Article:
Tuesday morning at HIMSS about 100 CIOs had the opportunity to attend a standing room only meeting with Dr. David Blumenthal, National Coordinator for Health Information Technology. The invitation arrived late Monday night simply stating that Dr. Blumenthal wanted to invite a small group of CIOs to have a discussion about the “progress being made in the field related to the use of information technology to improve health and health care.”
For me, a CIO from a small community hospital in Western NY, this was one of the amazing things I love about a conference like HIMSS; it’s not every day I get to share my thoughts with someone who has the President’s ear. Based on the crowd in the room, I wasn’t the only one who felt that way.
When Dr. Blumenthal arrived, he spoke very briefly to tell us that he wasn’t there to talk, but to listen. He wanted to know our thoughts and our challenges about what was going on in the field as we attempted to accomplish the task of meeting the requirements of the HITECH Act. This is where it became evident that as CIOs, we’re all pretty much on the same page. Person after person, from the critical access hospitals to the academic medical centers, shared the same challenges and had the same concerns. Sure there were a couple of outliers — one CIO shared that her critical access hospital was doing everything electronic, and another from a large facility told Dr. Blumenthal that her facility would not be pursuing the stimulus, but everyone who spoke seemed to agree that the goals of the HITECH Act are the right goals, BUT we are all concerned about being able to achieve Meaningful Use by the deadlines.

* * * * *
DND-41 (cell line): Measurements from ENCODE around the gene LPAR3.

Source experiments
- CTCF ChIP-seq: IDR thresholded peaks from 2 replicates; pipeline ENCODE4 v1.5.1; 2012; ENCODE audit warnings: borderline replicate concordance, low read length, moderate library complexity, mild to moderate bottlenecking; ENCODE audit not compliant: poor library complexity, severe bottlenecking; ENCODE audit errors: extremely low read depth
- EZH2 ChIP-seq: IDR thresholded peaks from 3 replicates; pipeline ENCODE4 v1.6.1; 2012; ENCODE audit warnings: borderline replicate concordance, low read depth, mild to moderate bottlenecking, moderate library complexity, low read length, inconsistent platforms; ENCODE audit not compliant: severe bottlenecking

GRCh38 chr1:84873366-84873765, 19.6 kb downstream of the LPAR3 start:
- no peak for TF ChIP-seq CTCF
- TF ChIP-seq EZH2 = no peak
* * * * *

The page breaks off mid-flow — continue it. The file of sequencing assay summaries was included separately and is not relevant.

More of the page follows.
Not everyone had a chance to speak, but as I listened to person after person it all came down to people, process, and money running up against time and a rigid “all or nothing” definition of Meaningful use.
- People — even if there were no other challenges, there aren’t enough of the right people available to implement the systems we need to achieve Meaningful Use. Beyond that, many of the physicians and nurses who will be using these systems are going to need time to learn how to use them safely and effectively.
- Process — as one CIO said, simply making an ineffective process electronic won’t accomplish anything. To improve healthcare we need time to change the way we use these tools in order to deliver better care. This challenge goes beyond the beside, because we also need to make sure that we can implement the new ICD-10 codes and capture the elements necessary to meet the reporting requirements and properly bill for services.
- Money — it’s going to be expensive and the stimulus dollars are all on the back end, and in most cases won’t cover the total cost. Combine that with the all or nothing standard for Meaningful Use and most are skeptical about being able to collect any of the stimulus funds.
In the end, I don’t know what impact our discussion with Dr. Blumenthal will have on influencing national policy, but I do know that at that moment I was proud to be a Health Care CIO. We might not all agree on how to accomplish Meaningful Use, but 100 of us came together and were able to quickly agree on what it will take — that’s something they’re still trying to figure out in Washington.
To share your comments on the proposed rule, go to www.regulations.gov and look under Health Information Technology.